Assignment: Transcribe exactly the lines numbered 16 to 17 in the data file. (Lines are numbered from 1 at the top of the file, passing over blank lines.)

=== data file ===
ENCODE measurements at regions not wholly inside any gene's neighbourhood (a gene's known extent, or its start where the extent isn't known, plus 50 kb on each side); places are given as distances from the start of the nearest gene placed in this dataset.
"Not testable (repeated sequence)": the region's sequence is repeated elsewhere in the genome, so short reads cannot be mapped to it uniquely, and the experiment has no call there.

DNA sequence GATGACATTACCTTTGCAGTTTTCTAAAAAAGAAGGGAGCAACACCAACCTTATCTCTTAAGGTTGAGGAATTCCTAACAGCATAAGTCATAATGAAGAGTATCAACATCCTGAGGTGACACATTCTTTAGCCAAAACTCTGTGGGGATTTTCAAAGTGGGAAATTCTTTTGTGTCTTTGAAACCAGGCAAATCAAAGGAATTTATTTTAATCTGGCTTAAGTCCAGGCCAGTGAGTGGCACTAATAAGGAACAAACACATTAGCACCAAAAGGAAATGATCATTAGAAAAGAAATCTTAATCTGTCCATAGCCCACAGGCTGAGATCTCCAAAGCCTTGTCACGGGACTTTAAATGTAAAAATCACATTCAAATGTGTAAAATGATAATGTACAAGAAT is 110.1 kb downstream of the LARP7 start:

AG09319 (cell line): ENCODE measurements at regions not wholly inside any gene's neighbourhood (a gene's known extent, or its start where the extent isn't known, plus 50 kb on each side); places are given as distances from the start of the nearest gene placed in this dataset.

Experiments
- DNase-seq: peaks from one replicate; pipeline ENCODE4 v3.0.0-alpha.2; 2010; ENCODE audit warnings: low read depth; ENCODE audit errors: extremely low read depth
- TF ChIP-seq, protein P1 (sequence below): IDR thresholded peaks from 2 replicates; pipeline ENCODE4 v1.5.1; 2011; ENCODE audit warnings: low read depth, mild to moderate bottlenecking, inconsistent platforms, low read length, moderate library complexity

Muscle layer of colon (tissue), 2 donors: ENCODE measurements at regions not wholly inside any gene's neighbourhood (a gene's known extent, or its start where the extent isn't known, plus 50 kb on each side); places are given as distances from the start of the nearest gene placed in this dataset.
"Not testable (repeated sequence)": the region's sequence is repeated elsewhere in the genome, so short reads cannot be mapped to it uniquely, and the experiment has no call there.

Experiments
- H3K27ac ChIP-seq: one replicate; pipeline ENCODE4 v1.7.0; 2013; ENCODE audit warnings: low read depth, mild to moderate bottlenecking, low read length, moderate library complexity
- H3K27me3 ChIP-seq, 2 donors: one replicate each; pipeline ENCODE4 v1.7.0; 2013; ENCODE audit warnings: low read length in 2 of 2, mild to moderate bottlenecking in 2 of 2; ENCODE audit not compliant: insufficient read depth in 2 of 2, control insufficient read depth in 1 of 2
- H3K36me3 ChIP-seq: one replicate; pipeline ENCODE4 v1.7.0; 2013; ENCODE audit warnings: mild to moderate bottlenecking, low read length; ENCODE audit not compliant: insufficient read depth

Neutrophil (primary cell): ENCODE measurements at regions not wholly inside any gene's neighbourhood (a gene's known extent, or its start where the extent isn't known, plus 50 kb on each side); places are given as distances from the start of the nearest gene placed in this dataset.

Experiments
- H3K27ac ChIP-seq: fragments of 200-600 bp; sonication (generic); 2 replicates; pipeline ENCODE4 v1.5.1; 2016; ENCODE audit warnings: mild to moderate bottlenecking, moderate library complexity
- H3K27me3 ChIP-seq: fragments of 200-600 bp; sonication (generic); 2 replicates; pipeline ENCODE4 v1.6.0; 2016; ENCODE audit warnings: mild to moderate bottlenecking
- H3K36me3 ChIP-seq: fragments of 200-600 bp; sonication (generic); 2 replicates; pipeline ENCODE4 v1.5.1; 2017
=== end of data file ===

- H3K27ac ChIP-seq: fragments of 200-600 bp; sonication (generic); 2 replicates; pipeline ENCODE4 v1.5.1; 2016; ENCODE audit warnings: mild to moderate bottlenecking, moderate library complexity
- H3K27me3 ChIP-seq: fragments of 200-600 bp; sonication (generic); 2 replicates; pipeline ENCODE4 v1.6.0; 2016; ENCODE audit warnings: mild to moderate bottlenecking